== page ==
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    I agree with you that time is not our friend, but I also wanted you to understand that my position is that I fully know what you are dealing with, and I fully know—with a great amount of sadness in my heart—the amount of difficulty we, here at home through our own criminal behavior, cause you that far away.

    I am not going to ask you for immediate results. What I am asking from you today is to look toward some of those examples as you build toward this future.

    Mr. CHARLES. Sir, I could not agree with you more. We lose 21,000 children a year in this country to narcotics, and that means we have to do a better job of educating the parents and the kids about how to stop that.

    Chairman HYDE. Mr. Houghton?

    Mr. HOUGHTON. Thank you, Mr. Chairman.

    Gentlemen, thank you very much for being here. I know it has been a long afternoon. I just have one very simple question. What is this doing to our troops? What are the narcotics doing to our troops?

    The story of the Russians when they were there, it affected up to half of all their troops in terms of use or sending it home or selling it or something like that. What is going on with our people?

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    General SHARP. Sir, I am very proud of our military that is over there, the professionalism of our soldiers, the strength of our command.

    Specifically, as soldiers go into Afghanistan they are very well educated as far as what the dangers are. They clearly understand the penalties if they either use or try to deal with narcotics or try to get that out. There are many different processes in place to ensure that that does not happen both in country and as they leave to come in and out of country.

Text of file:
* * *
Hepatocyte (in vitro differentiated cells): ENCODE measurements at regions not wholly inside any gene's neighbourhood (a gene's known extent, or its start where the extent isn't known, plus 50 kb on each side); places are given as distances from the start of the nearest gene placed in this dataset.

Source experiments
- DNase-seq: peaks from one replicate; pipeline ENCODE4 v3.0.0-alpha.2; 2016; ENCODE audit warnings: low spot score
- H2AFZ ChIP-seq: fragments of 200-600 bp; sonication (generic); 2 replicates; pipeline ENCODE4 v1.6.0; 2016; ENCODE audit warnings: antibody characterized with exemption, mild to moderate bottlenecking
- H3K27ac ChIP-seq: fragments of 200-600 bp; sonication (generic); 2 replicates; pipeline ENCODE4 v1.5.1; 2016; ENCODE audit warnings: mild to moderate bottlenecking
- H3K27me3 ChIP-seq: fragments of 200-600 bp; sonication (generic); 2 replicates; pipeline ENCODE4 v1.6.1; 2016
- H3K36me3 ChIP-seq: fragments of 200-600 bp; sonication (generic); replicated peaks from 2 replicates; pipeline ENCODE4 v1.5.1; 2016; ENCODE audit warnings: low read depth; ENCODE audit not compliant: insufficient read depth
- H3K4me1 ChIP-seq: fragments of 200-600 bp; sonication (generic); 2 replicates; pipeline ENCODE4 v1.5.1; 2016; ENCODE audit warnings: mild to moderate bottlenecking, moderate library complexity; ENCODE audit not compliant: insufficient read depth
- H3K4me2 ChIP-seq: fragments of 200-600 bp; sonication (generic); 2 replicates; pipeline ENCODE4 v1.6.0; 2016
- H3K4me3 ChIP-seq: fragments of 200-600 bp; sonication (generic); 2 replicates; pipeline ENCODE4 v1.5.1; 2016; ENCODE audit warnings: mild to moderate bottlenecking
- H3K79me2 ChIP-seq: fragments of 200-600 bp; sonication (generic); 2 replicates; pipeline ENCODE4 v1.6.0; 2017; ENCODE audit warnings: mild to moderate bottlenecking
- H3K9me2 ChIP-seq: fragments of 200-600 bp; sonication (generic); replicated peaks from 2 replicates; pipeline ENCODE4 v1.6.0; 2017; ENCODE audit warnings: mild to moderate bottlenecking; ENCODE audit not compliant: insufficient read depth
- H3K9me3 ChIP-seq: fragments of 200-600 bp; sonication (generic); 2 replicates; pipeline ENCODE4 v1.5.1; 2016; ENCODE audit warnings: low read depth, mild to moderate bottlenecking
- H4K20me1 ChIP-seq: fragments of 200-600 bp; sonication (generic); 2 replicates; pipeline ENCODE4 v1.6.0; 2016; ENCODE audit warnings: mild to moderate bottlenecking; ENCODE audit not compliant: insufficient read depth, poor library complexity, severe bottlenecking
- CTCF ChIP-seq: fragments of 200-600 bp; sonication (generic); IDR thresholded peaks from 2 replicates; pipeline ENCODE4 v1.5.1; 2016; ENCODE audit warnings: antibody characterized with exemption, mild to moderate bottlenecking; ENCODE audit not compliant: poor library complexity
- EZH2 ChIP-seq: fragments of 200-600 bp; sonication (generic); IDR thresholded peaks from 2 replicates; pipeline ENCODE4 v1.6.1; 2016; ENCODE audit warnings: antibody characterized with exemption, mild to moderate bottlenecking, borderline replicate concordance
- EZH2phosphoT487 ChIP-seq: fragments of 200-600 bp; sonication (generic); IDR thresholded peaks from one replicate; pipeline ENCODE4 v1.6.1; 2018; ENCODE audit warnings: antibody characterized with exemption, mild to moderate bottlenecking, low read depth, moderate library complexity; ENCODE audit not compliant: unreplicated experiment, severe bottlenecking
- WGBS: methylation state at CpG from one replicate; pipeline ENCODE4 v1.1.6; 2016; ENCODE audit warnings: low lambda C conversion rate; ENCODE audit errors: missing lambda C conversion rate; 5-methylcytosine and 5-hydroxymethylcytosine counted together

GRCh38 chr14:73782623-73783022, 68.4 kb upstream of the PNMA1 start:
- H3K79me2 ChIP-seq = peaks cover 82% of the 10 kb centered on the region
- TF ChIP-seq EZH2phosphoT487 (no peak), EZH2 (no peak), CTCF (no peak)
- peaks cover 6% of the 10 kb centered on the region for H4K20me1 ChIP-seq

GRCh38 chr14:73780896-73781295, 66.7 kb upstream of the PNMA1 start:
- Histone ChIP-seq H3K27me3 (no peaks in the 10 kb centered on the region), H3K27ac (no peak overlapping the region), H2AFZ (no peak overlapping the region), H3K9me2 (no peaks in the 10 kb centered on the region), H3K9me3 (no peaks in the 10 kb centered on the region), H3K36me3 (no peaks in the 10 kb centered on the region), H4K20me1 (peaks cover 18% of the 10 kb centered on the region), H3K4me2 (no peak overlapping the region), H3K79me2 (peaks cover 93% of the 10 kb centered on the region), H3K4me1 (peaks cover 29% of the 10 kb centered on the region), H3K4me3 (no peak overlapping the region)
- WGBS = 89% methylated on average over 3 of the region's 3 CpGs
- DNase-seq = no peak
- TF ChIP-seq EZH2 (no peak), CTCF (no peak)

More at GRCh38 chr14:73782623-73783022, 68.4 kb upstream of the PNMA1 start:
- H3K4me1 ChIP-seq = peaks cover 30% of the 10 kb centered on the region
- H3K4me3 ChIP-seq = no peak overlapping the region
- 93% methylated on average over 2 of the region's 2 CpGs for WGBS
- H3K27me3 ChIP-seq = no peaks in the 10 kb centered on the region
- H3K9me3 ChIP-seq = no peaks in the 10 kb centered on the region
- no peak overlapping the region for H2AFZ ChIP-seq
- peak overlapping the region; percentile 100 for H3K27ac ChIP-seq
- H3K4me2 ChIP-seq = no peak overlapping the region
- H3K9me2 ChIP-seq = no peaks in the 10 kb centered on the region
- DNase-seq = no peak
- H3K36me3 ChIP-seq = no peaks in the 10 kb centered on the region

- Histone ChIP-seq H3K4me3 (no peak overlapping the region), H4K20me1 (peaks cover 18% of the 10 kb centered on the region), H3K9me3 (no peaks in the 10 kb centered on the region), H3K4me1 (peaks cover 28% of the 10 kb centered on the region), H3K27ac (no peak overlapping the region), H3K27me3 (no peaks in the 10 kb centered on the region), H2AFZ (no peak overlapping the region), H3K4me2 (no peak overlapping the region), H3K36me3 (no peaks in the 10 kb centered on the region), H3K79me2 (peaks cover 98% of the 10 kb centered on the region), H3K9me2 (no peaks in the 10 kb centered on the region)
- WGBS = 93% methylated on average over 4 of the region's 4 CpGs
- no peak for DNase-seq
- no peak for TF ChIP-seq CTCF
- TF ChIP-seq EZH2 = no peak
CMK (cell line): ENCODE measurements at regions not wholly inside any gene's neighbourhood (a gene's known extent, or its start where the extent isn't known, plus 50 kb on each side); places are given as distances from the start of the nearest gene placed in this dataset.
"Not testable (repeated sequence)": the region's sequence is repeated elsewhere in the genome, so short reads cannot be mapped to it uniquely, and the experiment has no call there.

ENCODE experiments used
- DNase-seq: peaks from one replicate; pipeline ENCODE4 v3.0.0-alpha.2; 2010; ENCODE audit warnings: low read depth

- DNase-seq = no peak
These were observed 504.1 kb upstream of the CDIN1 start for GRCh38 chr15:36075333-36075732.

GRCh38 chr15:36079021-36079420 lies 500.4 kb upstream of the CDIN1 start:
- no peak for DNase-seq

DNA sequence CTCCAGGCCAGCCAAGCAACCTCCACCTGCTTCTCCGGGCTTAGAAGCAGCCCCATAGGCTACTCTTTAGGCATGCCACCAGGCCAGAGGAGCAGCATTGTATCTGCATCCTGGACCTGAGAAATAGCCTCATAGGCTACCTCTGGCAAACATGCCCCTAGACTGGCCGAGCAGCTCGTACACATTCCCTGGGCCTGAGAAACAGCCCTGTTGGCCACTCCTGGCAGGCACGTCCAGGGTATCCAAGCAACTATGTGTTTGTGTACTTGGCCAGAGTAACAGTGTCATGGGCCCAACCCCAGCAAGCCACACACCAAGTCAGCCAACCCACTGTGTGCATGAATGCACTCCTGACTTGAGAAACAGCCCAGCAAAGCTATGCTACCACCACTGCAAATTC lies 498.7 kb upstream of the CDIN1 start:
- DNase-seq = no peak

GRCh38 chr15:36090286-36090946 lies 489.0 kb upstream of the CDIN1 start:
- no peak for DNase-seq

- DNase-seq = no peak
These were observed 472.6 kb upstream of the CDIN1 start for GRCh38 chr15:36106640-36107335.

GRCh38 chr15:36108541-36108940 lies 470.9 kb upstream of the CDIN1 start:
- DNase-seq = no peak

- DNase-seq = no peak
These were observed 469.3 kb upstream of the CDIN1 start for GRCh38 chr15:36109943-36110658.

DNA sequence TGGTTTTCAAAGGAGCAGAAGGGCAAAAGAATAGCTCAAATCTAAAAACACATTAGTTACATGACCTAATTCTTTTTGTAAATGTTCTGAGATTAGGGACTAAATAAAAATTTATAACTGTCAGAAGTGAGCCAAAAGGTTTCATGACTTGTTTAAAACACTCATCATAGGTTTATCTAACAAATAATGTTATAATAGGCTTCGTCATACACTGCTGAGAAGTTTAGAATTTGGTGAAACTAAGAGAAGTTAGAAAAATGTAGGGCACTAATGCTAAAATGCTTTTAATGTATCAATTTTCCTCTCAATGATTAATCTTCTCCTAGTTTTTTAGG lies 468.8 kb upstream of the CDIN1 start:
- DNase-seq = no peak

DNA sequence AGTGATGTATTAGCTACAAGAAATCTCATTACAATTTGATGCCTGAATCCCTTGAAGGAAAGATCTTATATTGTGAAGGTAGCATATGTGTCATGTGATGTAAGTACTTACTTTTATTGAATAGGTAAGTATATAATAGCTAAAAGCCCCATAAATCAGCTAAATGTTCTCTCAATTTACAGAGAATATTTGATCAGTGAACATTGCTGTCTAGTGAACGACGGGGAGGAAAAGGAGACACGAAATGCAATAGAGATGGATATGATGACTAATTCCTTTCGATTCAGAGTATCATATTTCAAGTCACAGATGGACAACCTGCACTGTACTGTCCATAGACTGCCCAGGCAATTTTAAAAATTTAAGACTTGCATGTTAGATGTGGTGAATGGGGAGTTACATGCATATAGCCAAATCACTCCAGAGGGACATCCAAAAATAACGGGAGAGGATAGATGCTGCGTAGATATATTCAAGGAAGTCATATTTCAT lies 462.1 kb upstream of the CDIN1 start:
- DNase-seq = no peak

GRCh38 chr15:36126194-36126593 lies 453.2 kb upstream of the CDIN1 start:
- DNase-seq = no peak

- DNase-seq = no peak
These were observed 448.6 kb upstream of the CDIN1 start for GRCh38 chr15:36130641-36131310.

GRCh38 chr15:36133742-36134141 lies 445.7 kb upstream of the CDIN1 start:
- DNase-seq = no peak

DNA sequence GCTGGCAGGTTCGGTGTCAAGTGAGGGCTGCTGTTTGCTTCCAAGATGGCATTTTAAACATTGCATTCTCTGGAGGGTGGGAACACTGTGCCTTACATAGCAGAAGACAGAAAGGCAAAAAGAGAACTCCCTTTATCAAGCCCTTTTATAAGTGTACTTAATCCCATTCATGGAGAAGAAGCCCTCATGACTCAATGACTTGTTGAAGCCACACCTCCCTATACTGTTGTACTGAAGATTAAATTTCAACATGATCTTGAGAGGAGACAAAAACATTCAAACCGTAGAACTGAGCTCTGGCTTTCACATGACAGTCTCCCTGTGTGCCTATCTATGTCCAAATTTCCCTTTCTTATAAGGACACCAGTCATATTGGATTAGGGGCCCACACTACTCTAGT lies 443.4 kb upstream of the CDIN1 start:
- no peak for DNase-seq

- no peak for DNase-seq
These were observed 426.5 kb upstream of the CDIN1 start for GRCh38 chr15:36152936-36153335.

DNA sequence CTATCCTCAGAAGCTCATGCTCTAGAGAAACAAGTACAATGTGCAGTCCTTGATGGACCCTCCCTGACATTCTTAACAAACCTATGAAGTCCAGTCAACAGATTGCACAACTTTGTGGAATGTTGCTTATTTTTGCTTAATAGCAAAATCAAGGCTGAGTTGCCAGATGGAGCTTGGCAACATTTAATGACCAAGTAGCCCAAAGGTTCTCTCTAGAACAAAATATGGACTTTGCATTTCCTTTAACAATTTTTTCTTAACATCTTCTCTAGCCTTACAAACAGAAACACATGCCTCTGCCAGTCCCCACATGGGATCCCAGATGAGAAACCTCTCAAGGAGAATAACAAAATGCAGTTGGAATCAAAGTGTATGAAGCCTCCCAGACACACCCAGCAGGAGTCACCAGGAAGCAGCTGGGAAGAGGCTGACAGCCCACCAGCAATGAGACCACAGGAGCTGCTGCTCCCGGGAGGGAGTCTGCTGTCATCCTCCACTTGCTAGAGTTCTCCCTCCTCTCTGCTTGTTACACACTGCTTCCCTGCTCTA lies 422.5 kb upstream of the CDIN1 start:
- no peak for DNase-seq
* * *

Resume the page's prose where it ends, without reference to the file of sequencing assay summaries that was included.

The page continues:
Your military today is a professional military that does not have the problems the Russians had back when they were there.

    Mr. HOUGHTON. And you do not think this in any way has gotten out of control?

    General SHARP. Absolutely not. No, sir.

    Mr. HOUGHTON. Thank you very much.

    Chairman HYDE. Thank you, Mr. Houghton.

    The Committee thanks the panel for participating and for your insightful comments and for your service to our country and the cause of freedom.

    With that the Committee is adjourned.

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    [Whereupon, at 3:41 p.m. the Committee was adjourned.]


Material Submitted for the Hearing Record


    Mr. Chairman, I would like to thank you for convening this hearing today on United States security policy in Afghanistan as we anticipate the October 9th national elections.

    Since the war in Afghanistan began in the fall of 2001, the oppressive Taliban regime has crumbled, an interim government has been formed and approved by the loya jirga, and a permanent constitution was adopted on January 4, 2004.

    Despite setbacks in the timing of presidential elections, nearly 40 political parties have been registered by the Ministry of Justice, and as of the August 15, 2004 close of most registration sites, about 9.9 million voters were registered. About 41% of those are women.

    However, as I have stated in other hearings regarding Afghanistan, I remain deeply concerned about numerous reports that Al-Qaeda and the Taliban continue to plan, stage and coordinate attacks on Pakistani territory and then cross the border to launch attacks in Afghanistan. Cross-border activity is leading to increasing destabilization in the south. Recent reports reveal that the Taliban and others are attacking Afghans who registered to vote in the elections.
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    The Pakistani government has done much to assist in the war on terror, but as long as training of militants occurs on Pakistani soil, there is much more that must be done. The Taliban and Al-Qaeda must be shown that there is NO safe haven for them anywhere.